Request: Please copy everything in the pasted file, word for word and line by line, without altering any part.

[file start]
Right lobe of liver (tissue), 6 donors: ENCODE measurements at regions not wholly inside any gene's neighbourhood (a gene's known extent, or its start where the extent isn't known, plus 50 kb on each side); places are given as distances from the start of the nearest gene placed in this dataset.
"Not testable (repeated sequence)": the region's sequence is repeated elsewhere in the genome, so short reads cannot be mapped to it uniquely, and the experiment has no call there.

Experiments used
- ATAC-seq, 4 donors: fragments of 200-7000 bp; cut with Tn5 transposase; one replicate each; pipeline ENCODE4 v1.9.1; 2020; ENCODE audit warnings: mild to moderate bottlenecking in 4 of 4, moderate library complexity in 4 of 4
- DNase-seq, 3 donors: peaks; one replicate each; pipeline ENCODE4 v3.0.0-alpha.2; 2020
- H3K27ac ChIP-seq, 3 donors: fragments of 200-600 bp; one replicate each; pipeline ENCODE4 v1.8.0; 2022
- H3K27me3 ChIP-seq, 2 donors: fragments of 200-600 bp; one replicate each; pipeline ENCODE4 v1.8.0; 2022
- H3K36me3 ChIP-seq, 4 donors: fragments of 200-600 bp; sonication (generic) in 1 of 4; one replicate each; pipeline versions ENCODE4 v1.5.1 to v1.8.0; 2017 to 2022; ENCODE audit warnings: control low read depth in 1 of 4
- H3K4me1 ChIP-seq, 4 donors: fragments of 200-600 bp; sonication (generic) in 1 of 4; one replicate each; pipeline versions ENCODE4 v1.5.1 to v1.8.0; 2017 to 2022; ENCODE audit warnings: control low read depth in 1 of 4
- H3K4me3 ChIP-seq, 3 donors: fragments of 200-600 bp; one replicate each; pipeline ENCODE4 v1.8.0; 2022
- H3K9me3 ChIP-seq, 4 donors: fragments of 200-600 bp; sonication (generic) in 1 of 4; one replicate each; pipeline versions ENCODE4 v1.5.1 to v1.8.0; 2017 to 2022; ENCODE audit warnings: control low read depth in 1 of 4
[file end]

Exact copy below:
Right lobe of liver (tissue), 6 donors: ENCODE measurements at regions not wholly inside any gene's neighbourhood (a gene's known extent, or its start where the extent isn't known, plus 50 kb on each side); places are given as distances from the start of the nearest gene placed in this dataset.
"Not testable (repeated sequence)": the region's sequence is repeated elsewhere in the genome, so short reads cannot be mapped to it uniquely, and the experiment has no call there.

Experiments used
- ATAC-seq, 4 donors: fragments of 200-7000 bp; cut with Tn5 transposase; one replicate each; pipeline ENCODE4 v1.9.1; 2020; ENCODE audit warnings: mild to moderate bottlenecking in 4 of 4, moderate library complexity in 4 of 4
- DNase-seq, 3 donors: peaks; one replicate each; pipeline ENCODE4 v3.0.0-alpha.2; 2020
- H3K27ac ChIP-seq, 3 donors: fragments of 200-600 bp; one replicate each; pipeline ENCODE4 v1.8.0; 2022
- H3K27me3 ChIP-seq, 2 donors: fragments of 200-600 bp; one replicate each; pipeline ENCODE4 v1.8.0; 2022
- H3K36me3 ChIP-seq, 4 donors: fragments of 200-600 bp; sonication (generic) in 1 of 4; one replicate each; pipeline versions ENCODE4 v1.5.1 to v1.8.0; 2017 to 2022; ENCODE audit warnings: control low read depth in 1 of 4
- H3K4me1 ChIP-seq, 4 donors: fragments of 200-600 bp; sonication (generic) in 1 of 4; one replicate each; pipeline versions ENCODE4 v1.5.1 to v1.8.0; 2017 to 2022; ENCODE audit warnings: control low read depth in 1 of 4
- H3K4me3 ChIP-seq, 3 donors: fragments of 200-600 bp; one replicate each; pipeline ENCODE4 v1.8.0; 2022
- H3K9me3 ChIP-seq, 4 donors: fragments of 200-600 bp; sonication (generic) in 1 of 4; one replicate each; pipeline versions ENCODE4 v1.5.1 to v1.8.0; 2017 to 2022; ENCODE audit warnings: control low read depth in 1 of 4